Most pagans practise a historic and emergent spirituality that honours the Earth and recognises the interdependent relationship of all living things. This can find expression through the solar and lunar cycles and festivals recognising the changing seasons and acknowledging the way these can reflect and help inform our own lives.
What do Pagans follow?
Many pagans revere Gods and Goddesses found in pre-Christian and classical mythology and recognise the divine in multiple guises. Others experience the divine in a single form. Some identify with particular expressions within Paganism, such as Witches, Wiccans, Druids, Heathens or forms of Shamanism, others with ancient Celtic or indigenous beliefs. Some practice forms of magic[k] based upon ancient grimoires or text books. Others adopt a postmodern approach and ‘mix and match’ divergent ideas. It can sound complicated but the easiest thing to do is to talk to someone for yourself!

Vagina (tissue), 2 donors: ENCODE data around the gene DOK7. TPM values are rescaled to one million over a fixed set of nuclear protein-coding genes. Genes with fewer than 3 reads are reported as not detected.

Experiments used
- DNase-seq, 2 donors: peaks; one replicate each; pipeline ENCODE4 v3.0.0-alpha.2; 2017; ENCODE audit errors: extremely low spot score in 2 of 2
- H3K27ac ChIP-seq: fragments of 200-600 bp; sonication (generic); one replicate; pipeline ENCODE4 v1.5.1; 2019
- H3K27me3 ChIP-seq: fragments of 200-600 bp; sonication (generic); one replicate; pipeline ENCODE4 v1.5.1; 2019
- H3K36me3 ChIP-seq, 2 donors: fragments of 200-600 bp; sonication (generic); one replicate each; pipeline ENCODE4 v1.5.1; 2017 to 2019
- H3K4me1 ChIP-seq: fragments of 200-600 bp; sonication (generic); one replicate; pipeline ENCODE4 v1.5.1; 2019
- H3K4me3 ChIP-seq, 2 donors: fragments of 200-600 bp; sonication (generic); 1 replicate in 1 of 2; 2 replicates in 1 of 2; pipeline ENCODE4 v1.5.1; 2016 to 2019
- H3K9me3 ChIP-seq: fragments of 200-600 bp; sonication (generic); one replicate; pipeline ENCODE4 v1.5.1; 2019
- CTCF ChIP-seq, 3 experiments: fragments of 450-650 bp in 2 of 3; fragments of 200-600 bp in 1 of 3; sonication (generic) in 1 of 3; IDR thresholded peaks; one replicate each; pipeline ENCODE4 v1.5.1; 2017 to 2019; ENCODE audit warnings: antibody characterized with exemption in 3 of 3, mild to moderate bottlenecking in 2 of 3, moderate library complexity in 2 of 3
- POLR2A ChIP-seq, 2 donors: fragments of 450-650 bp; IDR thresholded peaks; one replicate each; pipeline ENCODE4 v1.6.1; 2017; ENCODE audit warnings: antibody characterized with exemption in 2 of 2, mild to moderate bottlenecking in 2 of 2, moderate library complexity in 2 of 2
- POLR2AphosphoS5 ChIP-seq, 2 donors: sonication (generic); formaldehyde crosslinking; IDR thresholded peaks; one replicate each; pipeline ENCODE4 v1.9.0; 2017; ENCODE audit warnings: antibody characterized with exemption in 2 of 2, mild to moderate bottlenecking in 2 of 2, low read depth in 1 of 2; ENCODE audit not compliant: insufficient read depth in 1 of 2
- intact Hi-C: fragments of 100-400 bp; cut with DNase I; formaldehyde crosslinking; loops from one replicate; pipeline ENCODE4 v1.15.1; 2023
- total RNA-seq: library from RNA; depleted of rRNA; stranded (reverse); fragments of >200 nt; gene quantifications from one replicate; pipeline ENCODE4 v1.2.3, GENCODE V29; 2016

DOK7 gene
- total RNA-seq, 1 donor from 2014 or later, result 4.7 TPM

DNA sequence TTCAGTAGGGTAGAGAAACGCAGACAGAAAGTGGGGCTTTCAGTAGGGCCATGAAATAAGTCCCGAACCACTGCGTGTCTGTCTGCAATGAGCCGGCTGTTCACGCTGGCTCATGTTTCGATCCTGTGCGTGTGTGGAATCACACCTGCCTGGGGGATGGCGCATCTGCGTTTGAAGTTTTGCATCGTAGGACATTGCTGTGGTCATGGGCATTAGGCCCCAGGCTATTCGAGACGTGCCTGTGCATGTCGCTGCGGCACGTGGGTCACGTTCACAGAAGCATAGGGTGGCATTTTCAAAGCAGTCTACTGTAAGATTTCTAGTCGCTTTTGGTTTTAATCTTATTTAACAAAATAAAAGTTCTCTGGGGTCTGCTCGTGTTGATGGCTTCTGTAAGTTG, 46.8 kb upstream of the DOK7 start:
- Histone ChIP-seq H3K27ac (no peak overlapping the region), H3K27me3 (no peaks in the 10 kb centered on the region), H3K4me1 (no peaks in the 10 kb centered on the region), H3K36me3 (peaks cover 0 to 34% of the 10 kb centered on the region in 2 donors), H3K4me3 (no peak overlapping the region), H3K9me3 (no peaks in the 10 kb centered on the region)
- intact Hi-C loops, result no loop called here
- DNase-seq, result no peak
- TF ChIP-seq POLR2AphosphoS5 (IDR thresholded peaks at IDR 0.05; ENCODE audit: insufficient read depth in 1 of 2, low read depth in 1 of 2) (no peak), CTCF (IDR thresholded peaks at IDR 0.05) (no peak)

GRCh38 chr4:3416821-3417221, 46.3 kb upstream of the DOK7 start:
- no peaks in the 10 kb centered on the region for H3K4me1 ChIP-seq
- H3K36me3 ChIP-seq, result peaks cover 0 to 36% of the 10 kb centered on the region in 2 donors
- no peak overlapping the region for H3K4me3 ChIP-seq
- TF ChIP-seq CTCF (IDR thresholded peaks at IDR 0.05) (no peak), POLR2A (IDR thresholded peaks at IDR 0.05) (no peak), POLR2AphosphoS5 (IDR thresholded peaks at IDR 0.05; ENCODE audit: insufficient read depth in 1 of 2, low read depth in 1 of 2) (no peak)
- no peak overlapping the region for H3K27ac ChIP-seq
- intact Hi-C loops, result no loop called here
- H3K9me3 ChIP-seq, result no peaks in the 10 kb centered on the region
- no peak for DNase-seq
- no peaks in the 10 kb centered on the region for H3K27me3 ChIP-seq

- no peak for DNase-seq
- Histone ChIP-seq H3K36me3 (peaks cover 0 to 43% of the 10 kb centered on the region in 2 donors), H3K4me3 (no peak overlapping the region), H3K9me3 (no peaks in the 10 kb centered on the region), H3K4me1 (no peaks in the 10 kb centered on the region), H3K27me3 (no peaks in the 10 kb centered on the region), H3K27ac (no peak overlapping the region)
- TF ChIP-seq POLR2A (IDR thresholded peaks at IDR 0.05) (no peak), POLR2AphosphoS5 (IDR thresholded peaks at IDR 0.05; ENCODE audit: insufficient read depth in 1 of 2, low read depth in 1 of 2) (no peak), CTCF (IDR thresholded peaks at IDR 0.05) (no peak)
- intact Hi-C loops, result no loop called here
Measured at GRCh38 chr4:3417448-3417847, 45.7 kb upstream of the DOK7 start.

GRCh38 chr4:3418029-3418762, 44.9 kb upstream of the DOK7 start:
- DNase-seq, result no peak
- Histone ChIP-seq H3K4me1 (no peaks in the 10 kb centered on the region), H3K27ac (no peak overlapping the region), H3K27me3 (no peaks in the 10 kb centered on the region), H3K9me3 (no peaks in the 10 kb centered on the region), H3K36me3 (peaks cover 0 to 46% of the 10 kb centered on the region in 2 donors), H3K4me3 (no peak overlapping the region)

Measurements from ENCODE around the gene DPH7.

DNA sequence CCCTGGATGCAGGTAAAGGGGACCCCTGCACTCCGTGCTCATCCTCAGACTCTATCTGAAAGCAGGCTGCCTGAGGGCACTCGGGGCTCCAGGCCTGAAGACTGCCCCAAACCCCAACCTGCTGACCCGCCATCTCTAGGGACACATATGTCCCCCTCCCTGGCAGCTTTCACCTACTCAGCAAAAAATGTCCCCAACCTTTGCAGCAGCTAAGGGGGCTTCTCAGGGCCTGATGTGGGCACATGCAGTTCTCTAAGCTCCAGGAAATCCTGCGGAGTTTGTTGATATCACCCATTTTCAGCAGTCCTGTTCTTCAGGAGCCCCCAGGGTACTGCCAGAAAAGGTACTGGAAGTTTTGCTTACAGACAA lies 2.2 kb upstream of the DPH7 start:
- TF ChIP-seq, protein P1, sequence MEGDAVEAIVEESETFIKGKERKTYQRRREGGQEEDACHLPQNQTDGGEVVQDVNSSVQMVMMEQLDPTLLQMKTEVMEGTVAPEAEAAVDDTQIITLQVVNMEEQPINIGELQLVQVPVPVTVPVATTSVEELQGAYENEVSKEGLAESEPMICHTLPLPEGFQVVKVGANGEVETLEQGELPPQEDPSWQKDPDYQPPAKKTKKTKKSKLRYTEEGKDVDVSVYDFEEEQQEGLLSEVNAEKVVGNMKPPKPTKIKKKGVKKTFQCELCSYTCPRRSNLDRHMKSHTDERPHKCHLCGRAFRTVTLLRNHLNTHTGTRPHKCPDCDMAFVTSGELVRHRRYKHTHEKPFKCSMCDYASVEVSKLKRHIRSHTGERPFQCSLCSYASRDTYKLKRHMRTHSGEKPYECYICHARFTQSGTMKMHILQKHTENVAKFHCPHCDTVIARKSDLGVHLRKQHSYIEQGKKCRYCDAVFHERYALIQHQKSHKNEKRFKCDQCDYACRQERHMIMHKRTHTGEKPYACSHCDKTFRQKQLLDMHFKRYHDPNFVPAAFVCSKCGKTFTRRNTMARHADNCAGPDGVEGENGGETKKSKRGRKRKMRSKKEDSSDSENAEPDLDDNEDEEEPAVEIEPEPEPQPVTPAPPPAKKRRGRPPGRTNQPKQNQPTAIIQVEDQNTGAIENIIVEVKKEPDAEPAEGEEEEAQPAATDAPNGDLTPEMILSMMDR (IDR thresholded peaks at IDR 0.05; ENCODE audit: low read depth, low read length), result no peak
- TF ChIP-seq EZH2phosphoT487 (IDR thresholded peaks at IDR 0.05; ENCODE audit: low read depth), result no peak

Why is Paganism growing?
Paganism seems to appeal to those who sense an enchantment within the earth and reminds of our place in the universe and its multiple expressions liberates us from the constraints of dogmatic religion. Paganism is [broadly!] ecological, egalitarian and libertine.
How many Pagans are there in the UK?
Paganism is thought to be the fastest growing ‘religion’ in the UK and there are probably more pagans in this country now than at any time since the Romans. Historian Professor Ronald Hutton, a leading authority on British paganism, suggests there could be as many as a quarter of a million practising pagans.